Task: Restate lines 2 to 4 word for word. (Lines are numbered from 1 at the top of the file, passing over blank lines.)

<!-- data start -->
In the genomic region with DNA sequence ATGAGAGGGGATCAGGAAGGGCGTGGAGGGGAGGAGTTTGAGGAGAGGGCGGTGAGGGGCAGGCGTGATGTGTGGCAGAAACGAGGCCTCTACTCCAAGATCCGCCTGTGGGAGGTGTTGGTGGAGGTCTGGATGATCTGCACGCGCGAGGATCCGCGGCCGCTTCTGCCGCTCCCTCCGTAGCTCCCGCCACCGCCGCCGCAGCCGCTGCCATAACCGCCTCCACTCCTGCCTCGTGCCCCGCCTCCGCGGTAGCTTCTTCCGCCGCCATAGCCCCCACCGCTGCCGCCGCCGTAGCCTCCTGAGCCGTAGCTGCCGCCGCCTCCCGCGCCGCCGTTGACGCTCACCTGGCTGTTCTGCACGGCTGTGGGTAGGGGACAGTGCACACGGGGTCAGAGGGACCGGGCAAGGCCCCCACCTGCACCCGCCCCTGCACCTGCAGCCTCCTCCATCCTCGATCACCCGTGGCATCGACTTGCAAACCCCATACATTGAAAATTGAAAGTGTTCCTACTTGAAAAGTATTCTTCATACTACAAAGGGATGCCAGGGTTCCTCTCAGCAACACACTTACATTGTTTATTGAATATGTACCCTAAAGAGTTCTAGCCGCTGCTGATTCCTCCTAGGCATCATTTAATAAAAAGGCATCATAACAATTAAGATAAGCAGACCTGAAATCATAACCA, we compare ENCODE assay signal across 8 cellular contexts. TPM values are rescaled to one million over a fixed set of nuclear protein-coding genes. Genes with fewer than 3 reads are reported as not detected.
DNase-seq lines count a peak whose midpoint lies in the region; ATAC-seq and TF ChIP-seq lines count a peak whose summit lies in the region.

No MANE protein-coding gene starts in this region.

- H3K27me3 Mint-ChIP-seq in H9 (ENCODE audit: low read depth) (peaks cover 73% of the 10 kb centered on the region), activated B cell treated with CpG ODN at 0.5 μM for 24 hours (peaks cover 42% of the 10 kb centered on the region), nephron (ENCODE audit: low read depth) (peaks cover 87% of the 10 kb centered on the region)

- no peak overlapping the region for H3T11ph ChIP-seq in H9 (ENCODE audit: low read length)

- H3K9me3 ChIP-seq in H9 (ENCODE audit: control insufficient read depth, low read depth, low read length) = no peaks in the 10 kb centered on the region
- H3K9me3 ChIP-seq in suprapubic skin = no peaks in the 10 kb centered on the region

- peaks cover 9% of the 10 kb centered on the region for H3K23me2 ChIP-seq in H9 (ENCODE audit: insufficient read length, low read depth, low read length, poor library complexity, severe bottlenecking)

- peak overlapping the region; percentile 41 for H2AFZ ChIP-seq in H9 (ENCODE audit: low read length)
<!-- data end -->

DNase-seq lines count a peak whose midpoint lies in the region; ATAC-seq and TF ChIP-seq lines count a peak whose summit lies in the region.

No MANE protein-coding gene starts in this region.

- H3K27me3 Mint-ChIP-seq in H9 (ENCODE audit: low read depth) (peaks cover 73% of the 10 kb centered on the region), activated B cell treated with CpG ODN at 0.5 μM for 24 hours (peaks cover 42% of the 10 kb centered on the region), nephron (ENCODE audit: low read depth) (peaks cover 87% of the 10 kb centered on the region)